Kevin has had the unfortunate luck to be nominated for a string of films by Jerry Bruckheimer, whose films are generally known for being LOUD and not necessarily good. That's not a reflection on Kevin personally, it's just an observation that the types of films that he has been nominated for are not the type most Academy members are likely to vote for. We're all a product of what we work on, and most of us have virtually no control over that.

It's also interesting to note that the Bruckheimer film BLACK HAWK DOWN happened to be mixed by Mike instead of Kevin (and went on to win the Oscar), so you can imagine why there might a friendly (or maybe not so friendly) rivalry between the (probably) two highest-paid mixers in Hollywood.

Kevin was nominated this year for APOCALYPTO. I happen to know that there are a lot of people in Hollywood who flat out refused to see that movie simply because of some comments made by the director of the film. Of course, if people don't see the film, they are a lot less likely to vote for it! Is that fair to his work? Of course not. The film did sound fantastic.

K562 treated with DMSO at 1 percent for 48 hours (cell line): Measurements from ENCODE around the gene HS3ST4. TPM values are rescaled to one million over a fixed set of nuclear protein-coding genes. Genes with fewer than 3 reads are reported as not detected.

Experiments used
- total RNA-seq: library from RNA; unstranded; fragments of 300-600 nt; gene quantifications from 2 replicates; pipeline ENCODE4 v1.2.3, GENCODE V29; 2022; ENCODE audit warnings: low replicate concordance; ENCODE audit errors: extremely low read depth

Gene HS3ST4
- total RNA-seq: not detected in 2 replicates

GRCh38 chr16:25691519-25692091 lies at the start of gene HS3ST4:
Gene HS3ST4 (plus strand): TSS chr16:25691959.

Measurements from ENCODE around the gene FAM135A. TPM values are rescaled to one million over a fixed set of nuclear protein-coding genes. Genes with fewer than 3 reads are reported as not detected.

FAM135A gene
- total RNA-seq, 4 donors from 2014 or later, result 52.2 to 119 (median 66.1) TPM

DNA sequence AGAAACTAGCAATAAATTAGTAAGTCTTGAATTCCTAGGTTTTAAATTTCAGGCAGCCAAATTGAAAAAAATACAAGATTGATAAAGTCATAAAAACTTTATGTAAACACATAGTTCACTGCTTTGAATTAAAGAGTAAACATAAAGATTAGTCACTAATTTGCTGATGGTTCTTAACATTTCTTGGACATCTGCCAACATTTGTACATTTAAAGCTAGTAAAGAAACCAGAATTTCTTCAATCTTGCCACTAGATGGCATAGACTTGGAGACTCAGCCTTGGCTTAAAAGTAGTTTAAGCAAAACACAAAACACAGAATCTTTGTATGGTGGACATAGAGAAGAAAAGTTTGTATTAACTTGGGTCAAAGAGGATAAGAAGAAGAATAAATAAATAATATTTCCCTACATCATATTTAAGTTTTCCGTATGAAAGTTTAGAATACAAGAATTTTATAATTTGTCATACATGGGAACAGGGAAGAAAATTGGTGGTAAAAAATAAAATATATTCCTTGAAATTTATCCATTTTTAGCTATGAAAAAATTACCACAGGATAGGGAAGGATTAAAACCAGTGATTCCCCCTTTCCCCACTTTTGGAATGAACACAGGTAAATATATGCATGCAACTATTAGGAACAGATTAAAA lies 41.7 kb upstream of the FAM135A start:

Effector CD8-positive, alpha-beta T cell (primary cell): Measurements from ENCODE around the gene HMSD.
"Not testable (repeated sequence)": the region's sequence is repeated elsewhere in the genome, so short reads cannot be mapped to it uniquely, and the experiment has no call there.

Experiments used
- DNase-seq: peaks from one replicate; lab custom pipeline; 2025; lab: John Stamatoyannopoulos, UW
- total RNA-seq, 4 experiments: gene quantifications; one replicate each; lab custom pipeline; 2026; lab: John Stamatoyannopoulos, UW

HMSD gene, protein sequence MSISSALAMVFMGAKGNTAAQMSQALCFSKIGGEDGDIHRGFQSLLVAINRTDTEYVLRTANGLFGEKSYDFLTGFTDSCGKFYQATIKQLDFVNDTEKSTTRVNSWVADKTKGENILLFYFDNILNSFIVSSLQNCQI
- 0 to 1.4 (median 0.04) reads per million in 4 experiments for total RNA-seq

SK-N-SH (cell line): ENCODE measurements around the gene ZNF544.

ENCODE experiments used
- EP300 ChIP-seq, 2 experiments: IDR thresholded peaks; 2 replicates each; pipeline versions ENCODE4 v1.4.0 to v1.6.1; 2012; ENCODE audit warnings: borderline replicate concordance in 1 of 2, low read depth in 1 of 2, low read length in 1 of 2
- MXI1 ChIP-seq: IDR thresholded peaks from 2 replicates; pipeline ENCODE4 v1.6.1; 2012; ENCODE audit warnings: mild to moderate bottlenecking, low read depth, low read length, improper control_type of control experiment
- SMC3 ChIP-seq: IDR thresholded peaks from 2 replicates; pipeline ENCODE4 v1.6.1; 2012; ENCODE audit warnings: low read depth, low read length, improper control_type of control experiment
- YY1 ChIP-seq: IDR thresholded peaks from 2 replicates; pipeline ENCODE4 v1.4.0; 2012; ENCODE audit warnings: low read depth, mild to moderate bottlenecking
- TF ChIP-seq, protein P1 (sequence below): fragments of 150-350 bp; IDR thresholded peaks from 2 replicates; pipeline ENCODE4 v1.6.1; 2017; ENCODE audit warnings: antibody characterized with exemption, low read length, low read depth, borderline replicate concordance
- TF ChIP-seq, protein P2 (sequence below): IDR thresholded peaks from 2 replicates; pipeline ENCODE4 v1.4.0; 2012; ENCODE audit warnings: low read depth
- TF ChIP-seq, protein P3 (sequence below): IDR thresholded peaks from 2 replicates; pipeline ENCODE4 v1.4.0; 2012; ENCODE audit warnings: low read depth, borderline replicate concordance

I can assure you that Mike was kidding when he made his comments about Kevin backstage at the Oscar press room.

You can watch his comments at the Oscar web site. After the lame commercial plays, stop playback, then click on "Sound Mixing."

The interview is over seven minutes long. The response to the particular question is over a minute long and all three mixers speak (it's the last question so you have to watch the whole thing). Mike is clearly VERY uncomfortable answering the question. It seems as if he is somewhat peeved at what he perceives as Kevin trying to get the "sympathy vote." However, it also seems clear that he is SMILING and therefore joking when he says Kevin should find a new line of work.

Sound mixers aren't generally in the spotlight, and with his dry delivery, it's clear the press misunderstood his intentions. You'll notice, by the way, that the mainstream media have not picked up this story (although VARIETY ran the one-line quote out of context, with little hoopla, and HOLLYWOOD REPORTER also mentioned it briefly).